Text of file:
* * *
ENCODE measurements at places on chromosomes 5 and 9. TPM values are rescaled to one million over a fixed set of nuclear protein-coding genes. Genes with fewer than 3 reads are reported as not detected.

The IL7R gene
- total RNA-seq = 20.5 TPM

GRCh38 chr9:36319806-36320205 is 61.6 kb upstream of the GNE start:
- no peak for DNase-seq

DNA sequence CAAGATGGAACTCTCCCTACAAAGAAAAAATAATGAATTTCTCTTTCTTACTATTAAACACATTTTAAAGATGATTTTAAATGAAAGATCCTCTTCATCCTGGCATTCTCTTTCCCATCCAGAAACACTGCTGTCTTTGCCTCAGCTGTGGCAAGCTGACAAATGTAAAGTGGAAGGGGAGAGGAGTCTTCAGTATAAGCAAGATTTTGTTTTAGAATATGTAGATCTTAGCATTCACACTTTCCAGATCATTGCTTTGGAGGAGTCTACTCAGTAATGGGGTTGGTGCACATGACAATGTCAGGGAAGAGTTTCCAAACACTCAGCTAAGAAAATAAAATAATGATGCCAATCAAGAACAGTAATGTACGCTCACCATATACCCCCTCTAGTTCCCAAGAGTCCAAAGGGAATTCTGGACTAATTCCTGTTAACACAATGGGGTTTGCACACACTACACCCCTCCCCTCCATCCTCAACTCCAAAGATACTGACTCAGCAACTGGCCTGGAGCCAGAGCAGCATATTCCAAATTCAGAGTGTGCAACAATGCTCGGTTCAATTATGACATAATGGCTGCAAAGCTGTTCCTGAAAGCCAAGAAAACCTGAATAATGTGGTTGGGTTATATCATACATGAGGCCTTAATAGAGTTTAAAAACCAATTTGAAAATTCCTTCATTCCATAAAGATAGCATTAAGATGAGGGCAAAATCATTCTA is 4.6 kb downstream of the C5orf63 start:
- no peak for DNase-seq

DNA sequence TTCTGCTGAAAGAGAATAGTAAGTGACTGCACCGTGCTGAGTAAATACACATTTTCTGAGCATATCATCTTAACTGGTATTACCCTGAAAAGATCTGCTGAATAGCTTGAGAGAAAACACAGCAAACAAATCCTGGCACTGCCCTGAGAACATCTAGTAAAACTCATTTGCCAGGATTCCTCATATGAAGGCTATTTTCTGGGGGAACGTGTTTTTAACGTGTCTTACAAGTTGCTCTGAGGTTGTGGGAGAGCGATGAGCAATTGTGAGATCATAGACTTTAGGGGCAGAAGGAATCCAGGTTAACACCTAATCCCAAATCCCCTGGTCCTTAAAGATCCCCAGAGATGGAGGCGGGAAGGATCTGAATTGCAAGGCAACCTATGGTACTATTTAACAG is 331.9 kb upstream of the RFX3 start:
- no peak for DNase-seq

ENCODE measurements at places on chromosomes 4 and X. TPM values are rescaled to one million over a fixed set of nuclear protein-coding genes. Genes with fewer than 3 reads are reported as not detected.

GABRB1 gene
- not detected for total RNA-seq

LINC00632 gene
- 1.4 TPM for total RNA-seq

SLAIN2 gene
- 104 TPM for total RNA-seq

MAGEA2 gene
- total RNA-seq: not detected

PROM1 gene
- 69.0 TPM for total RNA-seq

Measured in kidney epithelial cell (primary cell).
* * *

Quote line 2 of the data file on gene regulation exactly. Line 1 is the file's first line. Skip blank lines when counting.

The IL7R gene